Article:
Blade Runner 2049 wasn't an art-house film by any stretch of the definition. It's a Columbia Pictures movie distributed by Sony and Warner Bros. It's just about as mainstream as you can get.

Movies, TV, Books & Music / Re: Movies you've recently watched
« on: October 11, 2017, 03:04:42 PM »
This is really annoying to read with the spoiler tags, so here it is in a Medium post:

Blade Runner 2049 is a gorgeous film. Let’s start there.

Table the baby story for later, folks. Just take a look at it all. Drink it all in (hey now, don’t drink too much though — this is a 2h43m movie). The narrow glimpses of neon streets between the manicured skyscrapers. The dominating walls shielding the city from the ocean (fuck you nature, we’re California, the techno Babylon!). The smog layered on top of the remnants of art deco design from the era of the first movie.

The primary strength of Blade Runner was its futuristic spectacle, which somehow miraculously hasn’t worn thin across 30 years. That movie had atmosphere so thick it was almost tangible. And this movie somehow lives up to that, or at least, high enough so it’s not an embarrassing sidekick. Though it seems less concerned with chewing up the visual set pieces than turning a paranoid eye towards the MacGuffin-driven plot. That’s unfortunate, but certainly not a wasted effort altogether.
I don’t need to explain to this crowd how influential Blade Runner is, and thus, what a terrifying feat it is to pick up on its trail and attempt to make a new story truly matter. These were some big shoes to fill. So I appreciate how well this movie straddled the line of being a sequel while also being its own thing. I went into this whole endeavor pretty much grossed out by the idea, was somewhat softened by the early reviews being out-of-this-world, and about 10 minutes into the movie, I got it. I understood why that world deserved to be revisited.
There are so many small touches (and many not so small) to portray the quality of life for humanity spiraling downward, despite the luxury that’s available. Alongside 2049, 2019 looks like a Golden Age. Learning right from the jump that the Tyrell Corporation was bankrupt and replaced by Wallace Corp, something even bigger and more powerful, with an even tighter grip on humanity’s throat, was a nice cyberpunk touch. Though perhaps its my perception, but they kind of hedged their bets there. Tyrell made out to be a businessman/benevolent genius in the end, with Wallace being more of an aggressor, rabidly intent on exploiting an entire race to achieve his ends.
Speaking of which, I know he’s been a controversial actor recently (I still primarily associate him with My So-Called Life…) but I really loved Leto’s Wallace, who somehow embodies a melange of hipster-techie-zen master-Satan. Listening to him prattle was like hearing behind-the-scenes of a Google or Apple keynote, 30 years from now (“7 planets … WE SHOULD OWN THE STARS”). And then I read that the initial casting choice was David Bowie (FUCK!!!). Wallace’s on-screen real estate is brief, but his presence is felt in the architecture and the creeping lighting that’s in every Wallace Corp building shot. It was unclear to me how his master plan of reproductive-capable replicants would bring humanity to the stars (is it truly only a matter of worker production?), but fuck it, sounds great and terrifying. Also, I was so, SO bummed out we didn’t get a chance to see his futuristic, off-world torture tech (so demented that not even this rotten version of Earth can sustain it), though I knew it was a promise that couldn’t be delivered on.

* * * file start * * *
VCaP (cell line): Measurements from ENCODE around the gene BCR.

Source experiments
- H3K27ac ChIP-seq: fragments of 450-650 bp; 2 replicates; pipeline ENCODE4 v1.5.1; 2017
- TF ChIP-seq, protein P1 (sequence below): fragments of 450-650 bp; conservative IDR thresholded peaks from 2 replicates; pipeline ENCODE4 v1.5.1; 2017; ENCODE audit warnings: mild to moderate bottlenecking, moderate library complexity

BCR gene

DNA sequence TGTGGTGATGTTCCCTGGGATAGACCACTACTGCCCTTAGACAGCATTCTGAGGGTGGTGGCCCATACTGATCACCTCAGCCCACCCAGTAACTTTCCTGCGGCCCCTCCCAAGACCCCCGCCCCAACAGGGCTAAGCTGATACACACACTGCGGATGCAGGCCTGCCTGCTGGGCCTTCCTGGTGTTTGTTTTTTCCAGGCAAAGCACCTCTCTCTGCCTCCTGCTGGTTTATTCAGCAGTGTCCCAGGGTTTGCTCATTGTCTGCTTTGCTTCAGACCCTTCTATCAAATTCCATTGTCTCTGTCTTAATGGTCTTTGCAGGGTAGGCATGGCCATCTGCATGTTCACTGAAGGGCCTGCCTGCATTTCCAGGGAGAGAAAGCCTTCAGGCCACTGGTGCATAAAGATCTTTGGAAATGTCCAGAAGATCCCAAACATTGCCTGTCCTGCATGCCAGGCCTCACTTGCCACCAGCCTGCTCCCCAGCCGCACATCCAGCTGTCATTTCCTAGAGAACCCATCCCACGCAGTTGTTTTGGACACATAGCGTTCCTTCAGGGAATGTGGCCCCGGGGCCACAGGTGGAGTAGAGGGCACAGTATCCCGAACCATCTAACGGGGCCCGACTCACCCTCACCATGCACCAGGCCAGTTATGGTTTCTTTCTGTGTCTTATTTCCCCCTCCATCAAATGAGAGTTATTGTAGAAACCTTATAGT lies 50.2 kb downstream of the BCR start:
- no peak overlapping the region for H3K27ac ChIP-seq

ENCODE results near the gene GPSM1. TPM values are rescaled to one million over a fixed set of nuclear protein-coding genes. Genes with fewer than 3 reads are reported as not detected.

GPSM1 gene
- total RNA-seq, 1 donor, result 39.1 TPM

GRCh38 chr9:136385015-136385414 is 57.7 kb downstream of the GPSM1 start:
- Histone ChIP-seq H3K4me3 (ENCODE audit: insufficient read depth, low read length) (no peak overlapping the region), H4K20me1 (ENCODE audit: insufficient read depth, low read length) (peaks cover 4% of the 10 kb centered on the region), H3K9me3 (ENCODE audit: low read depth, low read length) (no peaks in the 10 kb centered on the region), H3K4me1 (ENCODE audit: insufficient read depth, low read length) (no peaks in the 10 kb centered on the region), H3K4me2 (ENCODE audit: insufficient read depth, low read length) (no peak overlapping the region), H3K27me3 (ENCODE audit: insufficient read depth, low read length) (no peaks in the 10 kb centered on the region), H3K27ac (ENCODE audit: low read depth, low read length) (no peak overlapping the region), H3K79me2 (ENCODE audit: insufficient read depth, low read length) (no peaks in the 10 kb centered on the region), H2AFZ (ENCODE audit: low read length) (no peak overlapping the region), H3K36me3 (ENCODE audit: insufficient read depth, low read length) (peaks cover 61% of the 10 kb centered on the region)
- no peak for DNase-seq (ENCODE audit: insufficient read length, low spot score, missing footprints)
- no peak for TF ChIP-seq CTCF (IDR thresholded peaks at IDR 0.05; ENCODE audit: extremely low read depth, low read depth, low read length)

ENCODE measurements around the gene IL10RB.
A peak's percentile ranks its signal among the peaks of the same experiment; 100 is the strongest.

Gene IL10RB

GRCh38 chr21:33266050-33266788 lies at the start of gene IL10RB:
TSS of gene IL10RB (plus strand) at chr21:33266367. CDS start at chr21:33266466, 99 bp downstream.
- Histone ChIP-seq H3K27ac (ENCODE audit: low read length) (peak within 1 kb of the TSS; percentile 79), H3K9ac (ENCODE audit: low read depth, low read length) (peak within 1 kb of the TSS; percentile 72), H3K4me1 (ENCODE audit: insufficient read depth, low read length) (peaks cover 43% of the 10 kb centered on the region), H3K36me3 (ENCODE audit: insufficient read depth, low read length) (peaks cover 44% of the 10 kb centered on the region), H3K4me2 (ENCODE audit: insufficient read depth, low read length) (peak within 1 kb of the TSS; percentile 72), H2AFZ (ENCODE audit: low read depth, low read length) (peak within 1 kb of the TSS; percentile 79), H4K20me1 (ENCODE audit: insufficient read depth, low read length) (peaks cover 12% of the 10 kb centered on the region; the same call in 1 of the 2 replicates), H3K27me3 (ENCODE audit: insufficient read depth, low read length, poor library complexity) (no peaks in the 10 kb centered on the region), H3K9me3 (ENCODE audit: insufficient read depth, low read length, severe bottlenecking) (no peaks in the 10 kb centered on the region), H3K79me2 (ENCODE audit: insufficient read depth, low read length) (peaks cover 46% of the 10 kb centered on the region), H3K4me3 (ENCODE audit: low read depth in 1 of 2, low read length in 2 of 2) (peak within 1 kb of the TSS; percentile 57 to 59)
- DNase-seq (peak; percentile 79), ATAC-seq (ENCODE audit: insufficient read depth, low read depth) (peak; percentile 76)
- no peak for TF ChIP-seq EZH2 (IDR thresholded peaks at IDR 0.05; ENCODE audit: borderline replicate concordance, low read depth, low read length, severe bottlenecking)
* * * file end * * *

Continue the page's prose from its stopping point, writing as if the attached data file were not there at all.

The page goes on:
If Wallace and his dense, layered diatribes are one end of the acting spectrum, then Gosling’s K are at the other. I was not a huge fan of his, but at least he wasn’t a barrier for the rest of the film, which was my fear. So weird that they left in that awkward, found-footage conversation between him and Robin Wright about Ryan Gosling lacking a soul, right?

K’s a vessel for the narrative, and a great punching bag (did Ford write into his contract that if he works with Gosling, he mandates a certain number of punches to the face?), but not much else. And that’s a bummer — but that was inarguably his role: He was supposed to be a second-class citizen who represses his feelings and simply obeys. I suppose they chose the right actor! He was rationed precisely one emotion, he used it well, and that’s all she wrote.

[BTW, Ford did actually punch Gosling in the face on the set.]
Instead, what I found interesting wasn’t in the script, but on the periphery: K’s station in the world, and what that said about replicants and blade runners. That placating little bow that K has to do in the presence of humans at the police department was a nice touch, and of course the intense, verbal assault of the [evolved] Voigt-Kampff test, which has a fascinating new function — we know who the replicants are now, so the test is to reinforce their servitude.

K is persecuted as a replicant within the force, and outside he’s persecuted as a blade runner. On that note, I couldn’t quite tell if he were treated that way on the outside because they knew he was a replicant or because he was a blade runner. My understanding is that replicant production had exploded, and thus his persecution would be a reaction to his job, not what he was. Though it’s interesting that the movie doesn’t spend much time on that predicament — really just the title exposition and a brief sales pitch scene from Wallace’s Ana.